I know a young woman of color who works at Whole Foods and she once told me there would never be a strike there. When I asked her why, she said it would never happen there because none of the workers would ever believe that it could actually be possible there.
A middle-aged white man, a corrections officer at the local jail, is using sophisticated biometric technology to scan my hand from a thousand different angles, thanking us for doing what we’re doing, then telling his co-worker how he’d rather be at home with his kids, playing video games and “shooting shit.”
I enter a bar in a bourgeois part of town to visit my close friend who is bartending. I sit down, alone, and wait for my friend to notice me. To my right is a skinny, pale, dirty-blonde older man a little taller than myself but slouched, elbows on the bar. He says something to me, slurring, I forget what. One of the bartenders, not my friend, sets in front of the man a plate: steak, a small arugula salad, and french fries with some bullshit aoli or whatever the fuck. My friend is busy so the man and I get to talking. His name is Shawn and he works for a life insurance company.
“Great job,” he says, “It’s really fascinating, the way money works and living and dying and everything work together, pretty crazy.” “Yea, that is crazy,” I say, “You an Irish guy?” “Yea,” he says, “you?” “Yea,” I say. “County Mayo, he says. “Armagh,” I say. “Sometimes I think about moving there. It would probably feel authentic and self-righteous to live somewhere where I could feel like a legitimate member of the colonized rather than the colonizing.”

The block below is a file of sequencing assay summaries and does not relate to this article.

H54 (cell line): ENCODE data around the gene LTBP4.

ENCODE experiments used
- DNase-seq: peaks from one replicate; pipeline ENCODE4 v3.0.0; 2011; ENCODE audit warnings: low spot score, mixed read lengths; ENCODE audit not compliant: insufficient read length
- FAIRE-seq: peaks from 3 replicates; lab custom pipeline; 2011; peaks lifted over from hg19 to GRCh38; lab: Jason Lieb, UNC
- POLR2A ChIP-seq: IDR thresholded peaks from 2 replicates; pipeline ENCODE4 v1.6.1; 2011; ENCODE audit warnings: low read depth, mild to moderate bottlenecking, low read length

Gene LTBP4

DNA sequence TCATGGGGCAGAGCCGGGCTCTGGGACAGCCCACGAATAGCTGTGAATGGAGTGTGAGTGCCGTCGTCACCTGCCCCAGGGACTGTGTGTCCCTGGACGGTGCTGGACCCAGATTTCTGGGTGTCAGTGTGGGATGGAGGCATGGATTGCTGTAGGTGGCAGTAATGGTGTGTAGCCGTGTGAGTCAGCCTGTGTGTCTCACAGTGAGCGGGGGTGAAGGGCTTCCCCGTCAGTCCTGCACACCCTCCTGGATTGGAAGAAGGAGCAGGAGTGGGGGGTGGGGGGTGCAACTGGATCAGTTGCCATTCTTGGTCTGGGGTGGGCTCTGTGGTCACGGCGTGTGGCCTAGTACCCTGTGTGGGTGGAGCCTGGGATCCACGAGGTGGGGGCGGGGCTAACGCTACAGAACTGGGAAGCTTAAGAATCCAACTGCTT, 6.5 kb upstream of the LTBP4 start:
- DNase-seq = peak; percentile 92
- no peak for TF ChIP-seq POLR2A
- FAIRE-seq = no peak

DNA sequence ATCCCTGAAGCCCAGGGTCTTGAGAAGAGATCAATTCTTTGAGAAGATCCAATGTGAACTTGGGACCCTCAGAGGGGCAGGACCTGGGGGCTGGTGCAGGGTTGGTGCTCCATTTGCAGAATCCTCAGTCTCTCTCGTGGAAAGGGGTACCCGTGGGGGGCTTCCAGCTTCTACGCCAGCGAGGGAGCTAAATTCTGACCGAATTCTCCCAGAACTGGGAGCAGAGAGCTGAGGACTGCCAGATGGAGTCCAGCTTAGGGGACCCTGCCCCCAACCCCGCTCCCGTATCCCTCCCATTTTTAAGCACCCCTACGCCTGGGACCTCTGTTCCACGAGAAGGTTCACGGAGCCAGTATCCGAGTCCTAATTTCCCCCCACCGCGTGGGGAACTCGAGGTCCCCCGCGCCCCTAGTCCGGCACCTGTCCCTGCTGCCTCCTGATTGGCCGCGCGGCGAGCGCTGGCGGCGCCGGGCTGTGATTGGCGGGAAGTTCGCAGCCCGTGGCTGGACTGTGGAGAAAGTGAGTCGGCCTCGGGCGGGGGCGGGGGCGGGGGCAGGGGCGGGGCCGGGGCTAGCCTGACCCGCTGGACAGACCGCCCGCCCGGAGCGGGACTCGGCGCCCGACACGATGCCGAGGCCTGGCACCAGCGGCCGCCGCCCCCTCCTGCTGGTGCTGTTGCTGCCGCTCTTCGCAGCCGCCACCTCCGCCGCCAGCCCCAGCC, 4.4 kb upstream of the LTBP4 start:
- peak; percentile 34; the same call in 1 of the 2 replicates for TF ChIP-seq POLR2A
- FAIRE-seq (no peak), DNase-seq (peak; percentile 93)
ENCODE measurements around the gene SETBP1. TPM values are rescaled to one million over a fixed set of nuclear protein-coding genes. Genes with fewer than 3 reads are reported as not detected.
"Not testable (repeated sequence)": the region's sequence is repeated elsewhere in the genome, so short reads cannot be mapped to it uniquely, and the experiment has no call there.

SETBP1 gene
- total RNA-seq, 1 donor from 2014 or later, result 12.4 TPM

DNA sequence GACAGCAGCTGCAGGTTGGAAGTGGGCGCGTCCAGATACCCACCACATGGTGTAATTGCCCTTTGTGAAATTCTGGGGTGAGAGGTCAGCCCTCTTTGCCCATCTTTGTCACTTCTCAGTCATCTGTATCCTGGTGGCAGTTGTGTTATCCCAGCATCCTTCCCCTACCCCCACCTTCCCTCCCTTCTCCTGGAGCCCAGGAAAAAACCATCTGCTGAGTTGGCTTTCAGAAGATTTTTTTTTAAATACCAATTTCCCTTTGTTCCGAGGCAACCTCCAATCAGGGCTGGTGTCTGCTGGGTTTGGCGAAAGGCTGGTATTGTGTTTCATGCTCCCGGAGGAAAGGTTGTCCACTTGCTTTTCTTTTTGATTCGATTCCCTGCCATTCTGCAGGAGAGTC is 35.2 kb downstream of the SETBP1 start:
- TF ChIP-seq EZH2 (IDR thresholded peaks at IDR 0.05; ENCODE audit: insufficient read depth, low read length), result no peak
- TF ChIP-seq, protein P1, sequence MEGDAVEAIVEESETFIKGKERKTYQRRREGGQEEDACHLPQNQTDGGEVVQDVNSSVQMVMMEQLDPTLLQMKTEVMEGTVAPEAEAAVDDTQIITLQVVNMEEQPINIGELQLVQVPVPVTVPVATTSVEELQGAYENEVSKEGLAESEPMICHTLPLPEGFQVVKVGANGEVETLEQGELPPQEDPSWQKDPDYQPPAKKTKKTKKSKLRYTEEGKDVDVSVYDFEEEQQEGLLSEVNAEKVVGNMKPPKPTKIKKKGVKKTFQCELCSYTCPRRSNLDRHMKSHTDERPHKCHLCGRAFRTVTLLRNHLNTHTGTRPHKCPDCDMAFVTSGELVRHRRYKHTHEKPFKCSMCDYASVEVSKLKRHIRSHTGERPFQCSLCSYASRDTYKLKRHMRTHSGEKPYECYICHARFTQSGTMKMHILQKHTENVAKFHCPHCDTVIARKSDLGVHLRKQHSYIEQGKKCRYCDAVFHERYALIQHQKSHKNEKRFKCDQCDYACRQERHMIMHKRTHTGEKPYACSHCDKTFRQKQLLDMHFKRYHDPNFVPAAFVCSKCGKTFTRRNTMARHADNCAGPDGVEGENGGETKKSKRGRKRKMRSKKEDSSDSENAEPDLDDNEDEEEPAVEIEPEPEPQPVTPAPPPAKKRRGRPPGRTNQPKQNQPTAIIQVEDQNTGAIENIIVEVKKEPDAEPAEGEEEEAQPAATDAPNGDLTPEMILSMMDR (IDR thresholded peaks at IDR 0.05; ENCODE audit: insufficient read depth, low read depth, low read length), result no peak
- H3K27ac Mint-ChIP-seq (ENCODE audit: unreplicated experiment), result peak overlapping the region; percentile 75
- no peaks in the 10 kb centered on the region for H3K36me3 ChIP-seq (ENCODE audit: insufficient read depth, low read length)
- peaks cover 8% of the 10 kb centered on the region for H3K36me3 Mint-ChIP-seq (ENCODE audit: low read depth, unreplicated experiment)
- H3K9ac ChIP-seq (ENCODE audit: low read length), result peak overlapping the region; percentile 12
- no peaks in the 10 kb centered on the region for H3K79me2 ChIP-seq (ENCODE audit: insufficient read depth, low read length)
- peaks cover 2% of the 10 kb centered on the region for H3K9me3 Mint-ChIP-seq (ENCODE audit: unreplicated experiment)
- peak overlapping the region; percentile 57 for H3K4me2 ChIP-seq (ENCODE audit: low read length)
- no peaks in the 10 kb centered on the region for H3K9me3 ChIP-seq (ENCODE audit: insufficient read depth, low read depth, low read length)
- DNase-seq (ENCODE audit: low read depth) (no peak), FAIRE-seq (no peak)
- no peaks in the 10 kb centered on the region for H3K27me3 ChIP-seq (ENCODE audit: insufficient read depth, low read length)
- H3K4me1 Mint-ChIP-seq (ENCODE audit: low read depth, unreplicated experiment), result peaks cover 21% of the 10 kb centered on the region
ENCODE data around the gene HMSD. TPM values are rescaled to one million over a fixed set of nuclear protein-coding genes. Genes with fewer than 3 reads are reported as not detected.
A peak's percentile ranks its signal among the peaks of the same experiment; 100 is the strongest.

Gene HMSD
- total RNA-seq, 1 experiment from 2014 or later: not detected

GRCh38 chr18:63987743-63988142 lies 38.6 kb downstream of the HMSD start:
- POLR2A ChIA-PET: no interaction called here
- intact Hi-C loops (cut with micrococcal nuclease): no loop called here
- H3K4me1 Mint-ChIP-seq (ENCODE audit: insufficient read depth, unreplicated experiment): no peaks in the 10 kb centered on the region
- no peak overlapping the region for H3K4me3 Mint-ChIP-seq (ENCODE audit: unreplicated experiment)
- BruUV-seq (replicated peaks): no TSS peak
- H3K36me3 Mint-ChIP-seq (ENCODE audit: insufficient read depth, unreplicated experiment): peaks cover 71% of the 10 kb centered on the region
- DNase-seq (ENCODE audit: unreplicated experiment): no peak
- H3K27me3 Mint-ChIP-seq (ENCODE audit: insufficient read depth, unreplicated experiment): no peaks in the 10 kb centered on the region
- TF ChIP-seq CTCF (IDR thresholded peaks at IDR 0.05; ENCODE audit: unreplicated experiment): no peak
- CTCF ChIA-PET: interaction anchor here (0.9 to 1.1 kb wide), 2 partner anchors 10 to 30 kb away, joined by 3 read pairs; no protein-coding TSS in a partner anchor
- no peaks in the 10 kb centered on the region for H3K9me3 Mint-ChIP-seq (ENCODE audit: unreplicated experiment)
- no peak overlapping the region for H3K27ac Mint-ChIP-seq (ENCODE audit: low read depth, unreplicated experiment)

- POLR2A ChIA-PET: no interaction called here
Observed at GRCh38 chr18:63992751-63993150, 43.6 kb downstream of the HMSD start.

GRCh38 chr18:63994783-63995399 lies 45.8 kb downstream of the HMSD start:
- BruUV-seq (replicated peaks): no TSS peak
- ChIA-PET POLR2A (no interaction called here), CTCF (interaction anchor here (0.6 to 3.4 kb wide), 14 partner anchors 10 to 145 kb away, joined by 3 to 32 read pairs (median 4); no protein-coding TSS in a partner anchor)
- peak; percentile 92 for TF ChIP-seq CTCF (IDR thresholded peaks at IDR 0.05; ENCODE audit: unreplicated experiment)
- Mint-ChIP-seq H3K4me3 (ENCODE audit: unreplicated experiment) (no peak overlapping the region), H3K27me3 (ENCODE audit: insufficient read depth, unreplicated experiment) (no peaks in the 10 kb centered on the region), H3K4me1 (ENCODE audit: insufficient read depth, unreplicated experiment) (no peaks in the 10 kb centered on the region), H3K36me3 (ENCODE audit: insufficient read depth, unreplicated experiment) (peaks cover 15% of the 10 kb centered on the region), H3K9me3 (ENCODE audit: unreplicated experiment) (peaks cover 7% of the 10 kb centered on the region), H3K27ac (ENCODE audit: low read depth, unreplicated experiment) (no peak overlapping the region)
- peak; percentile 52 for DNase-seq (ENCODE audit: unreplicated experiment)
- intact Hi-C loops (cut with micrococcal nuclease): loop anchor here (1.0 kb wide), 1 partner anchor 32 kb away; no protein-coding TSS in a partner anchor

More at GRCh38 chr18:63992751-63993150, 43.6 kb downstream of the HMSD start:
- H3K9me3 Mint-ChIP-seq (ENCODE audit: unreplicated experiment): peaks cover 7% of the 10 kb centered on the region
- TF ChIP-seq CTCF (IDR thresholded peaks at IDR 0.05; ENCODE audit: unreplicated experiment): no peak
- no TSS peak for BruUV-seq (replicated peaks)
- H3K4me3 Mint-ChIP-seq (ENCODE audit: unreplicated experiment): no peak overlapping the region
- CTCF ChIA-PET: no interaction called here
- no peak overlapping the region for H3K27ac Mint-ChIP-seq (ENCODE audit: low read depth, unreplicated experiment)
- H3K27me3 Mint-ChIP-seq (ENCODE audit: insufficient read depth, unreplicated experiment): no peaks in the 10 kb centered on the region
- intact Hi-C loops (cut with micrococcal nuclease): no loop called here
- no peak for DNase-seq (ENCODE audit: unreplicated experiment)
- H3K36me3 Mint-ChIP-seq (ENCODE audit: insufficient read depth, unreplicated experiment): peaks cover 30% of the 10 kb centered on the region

At that moment, the local news on the bar’s television ran a feature on the big protests that took place downtown earlier in the day. He could tell I had just come from downtown.
“Protesting never works, you need pipebombs, that’s what the Irish would do,” he informed me. He also offered me the rest of his food. Yes, of course, I’ll eat the rest of your food. I hate most Irish-Americans. “I used to be like you, I am like you, I’m a marxist,” he informs me. He also bought me a beer.
“It’s never going to work, kid, I’m telling you. Just look at me…” I just continue eating his scraps, take a sip of beer, and smile.
“Look, you can’t change the world, you just can’t. Things have evolved how they’ve evolved for reasons, you can try to change things but you can’t change the reasons they are like they are so you can’t just stop the world from being like it is,” he said. He’s about eight years older than me, a goofy, friendly, funny white guy who likes comic books.
“No,” I told him, “Things are how they are because people like you make always make that argument. I don’t care if I’m naive or unrealistic, I have a right to be naive and unrealistic. And I actually believe its our obligation regardless of how practical it seems.”
“Wait until you’re my age, you’ll see… I used to think the same things you think. And people older than me used to tell me I would give it up eventually and back then I would insist that I was never going to give in…” He had tears in his eyes. “And you did,” I said. “And I did,” he said. “Well you make your own choices and I respect that,” I said. But did you ever think that, at the very least, you owe it to us, to me and my generation and everyone else who hasn’t caved yet, to maybe atone for your own faithlessness, to at least refrain from deflating us? You are clearly disappointed in yourself and I would never rub salt in your wounds, as long as you don’t soothe your wounds by sapping our strength. We can change everything, if people like you would just shut the fuck up and give us even the most passive support rather than running your dead mouths. Have you ever considered the possibility that the only reason this awful world continues is because older people will say anything to forestall coming to terms with how they betrayed themselves?”
Murphy, Justin. 2012. "Four short dialogues with the bourgeois," http://jmrphy.net/blog/2012/02/20/four-short-bourgeois-dialogues/ (June 20, 2017).